Targeting Sleeping Sickness
Using the world's most powerful X-ray laser, researchers from the Deutsches Elektronen-Synchrotron DESY and their colleagues have identified a potential Achilles' heel in the pathogen causing sleeping sickness. The detailed structural analysis of an enzyme of the pathogen now provides the blueprint for a potential drug. This was the first time that a new biological structure was analysed using a free-electron laser.
According to WHO estimates, more than 500,000 people in sub-Saharan Africa are affected by sleeping sickness and over 60 million live with the threat. The disease, called also human African trypanosomiasis (HAT), is caused by the Trypanosoma brucei parasite, which is transmitted by the tsetse fly. The sleeping sickness derives its name from the typical coma state the patient exhibits in the end phase due to severe deterioration of the central nervous system. Without medical treatment, the disease is usually lethal. Since the currently used drugs are not sufficiently reliable and the parasite increasingly develops resistance against them, the development of new active agents is of great importance.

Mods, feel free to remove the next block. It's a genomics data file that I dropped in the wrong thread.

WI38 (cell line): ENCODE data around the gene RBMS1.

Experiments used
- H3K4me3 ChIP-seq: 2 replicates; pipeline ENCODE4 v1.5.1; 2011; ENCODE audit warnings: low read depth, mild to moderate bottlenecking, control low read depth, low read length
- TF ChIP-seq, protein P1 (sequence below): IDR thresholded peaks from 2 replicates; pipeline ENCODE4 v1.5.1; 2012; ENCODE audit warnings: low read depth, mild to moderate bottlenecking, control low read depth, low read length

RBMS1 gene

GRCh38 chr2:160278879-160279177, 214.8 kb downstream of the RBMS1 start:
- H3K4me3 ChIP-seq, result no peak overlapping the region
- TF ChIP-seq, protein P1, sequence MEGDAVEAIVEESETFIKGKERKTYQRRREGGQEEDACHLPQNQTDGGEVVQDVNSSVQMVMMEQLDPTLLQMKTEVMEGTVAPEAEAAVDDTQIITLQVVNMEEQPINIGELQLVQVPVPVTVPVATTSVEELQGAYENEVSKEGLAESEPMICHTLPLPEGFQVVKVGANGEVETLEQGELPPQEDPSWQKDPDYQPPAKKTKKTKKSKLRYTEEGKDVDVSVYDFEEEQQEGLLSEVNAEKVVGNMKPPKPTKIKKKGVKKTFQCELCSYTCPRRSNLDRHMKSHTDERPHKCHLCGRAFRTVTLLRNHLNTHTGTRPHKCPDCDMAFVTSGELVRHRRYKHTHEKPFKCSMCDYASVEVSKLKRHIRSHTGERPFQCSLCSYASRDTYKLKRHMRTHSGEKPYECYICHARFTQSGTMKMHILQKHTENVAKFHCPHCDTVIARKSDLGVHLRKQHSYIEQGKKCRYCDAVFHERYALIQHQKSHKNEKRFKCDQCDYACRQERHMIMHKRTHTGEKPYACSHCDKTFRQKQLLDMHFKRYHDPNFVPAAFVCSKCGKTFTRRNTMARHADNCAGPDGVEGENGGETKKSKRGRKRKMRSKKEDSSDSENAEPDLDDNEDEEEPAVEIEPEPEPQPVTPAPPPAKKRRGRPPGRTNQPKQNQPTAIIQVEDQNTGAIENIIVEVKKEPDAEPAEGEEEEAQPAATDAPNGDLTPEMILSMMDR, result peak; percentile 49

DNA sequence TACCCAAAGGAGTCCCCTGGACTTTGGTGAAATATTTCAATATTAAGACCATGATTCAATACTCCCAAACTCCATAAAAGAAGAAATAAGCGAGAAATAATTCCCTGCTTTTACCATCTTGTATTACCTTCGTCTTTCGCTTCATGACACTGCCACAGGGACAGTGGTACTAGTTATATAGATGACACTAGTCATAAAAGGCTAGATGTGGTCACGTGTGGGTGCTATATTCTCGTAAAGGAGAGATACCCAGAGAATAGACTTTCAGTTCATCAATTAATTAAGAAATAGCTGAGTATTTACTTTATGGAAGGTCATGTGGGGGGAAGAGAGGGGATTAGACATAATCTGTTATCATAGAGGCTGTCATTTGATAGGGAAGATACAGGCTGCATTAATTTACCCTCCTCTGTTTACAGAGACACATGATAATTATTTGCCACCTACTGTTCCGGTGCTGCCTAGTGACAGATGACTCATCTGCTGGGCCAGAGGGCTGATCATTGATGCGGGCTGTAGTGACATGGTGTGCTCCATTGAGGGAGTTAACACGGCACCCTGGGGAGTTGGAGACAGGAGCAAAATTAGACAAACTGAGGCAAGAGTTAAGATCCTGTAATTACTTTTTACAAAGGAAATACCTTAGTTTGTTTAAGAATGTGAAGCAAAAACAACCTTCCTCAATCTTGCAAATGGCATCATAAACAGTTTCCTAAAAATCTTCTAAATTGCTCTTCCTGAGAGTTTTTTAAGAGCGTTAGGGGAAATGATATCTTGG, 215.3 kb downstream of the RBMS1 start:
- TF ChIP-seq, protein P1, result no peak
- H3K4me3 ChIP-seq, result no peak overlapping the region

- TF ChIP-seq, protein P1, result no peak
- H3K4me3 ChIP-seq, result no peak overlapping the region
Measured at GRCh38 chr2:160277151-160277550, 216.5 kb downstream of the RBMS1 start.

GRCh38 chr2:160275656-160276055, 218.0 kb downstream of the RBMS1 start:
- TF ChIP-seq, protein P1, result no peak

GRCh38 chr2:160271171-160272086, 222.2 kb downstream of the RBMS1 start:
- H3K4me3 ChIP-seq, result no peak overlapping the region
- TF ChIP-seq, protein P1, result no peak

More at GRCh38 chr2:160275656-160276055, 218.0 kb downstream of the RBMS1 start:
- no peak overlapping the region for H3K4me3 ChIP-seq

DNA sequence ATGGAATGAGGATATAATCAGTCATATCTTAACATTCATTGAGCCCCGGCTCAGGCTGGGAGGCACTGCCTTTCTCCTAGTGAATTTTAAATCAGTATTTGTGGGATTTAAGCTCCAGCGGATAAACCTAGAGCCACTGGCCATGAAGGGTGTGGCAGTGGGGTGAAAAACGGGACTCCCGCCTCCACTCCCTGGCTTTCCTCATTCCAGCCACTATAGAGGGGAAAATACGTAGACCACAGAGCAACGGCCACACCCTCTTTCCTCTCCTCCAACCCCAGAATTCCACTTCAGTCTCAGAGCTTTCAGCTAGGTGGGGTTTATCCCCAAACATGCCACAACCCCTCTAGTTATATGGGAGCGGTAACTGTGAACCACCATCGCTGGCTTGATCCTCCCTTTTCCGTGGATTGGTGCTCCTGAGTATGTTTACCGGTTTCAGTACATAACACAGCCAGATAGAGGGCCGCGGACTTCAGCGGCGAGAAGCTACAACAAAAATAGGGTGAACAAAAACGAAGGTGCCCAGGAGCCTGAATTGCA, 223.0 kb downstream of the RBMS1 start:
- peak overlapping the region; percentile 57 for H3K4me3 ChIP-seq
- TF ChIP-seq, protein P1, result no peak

The enzyme investigated by the researchers goes by the name of cathepsin B and has been previously known as a point of attack for drugs. However, since it occurs not only in the parasite, but also in the human body, medication must target only the pathogen's version of the enzyme, without affecting the human enzyme. To decode the three-dimensional structure of cathepsin B, the research team subjected small crystals from this biomolecule to intensive X-ray radiation from the Linac Coherent Light Source (LCLS) at the SLAC National Accelerator Laboratory in California, USA. The enzyme crystals under investigation were about one thousandth of a millimetre (one micrometre) thick and on average ten micrometres long. Crystals scatter X-rays in a characteristic manner, so that the resulting diffraction images allowed the researchers to calculate the position of the individual atoms within the crystal and thus within the enzyme. To determine the structure of cathepsin B, they needed to produce hundreds of thousands of diffraction images and subsequently assemble them, with each image providing only one part of the structure.
In doing so, they have identified distinct differences between pathogenic and human cathepsin B. Precisely these differences can be used as point of attack for a new, tailored active agent, which targets the pathogenic enzyme and thereby kills the pathogen. Now, the next step would be the production and testing of such an active agent. Yet a new form of medication is still a long way off, the scientists point out. To allow for more of this kind of basic investigation of biomolecules, the building of an even better X-ray laser facility is well under way: the European X-ray free electron laser (European XFEL) is currently being built in Hamburg, with the DESY being its chief shareholder.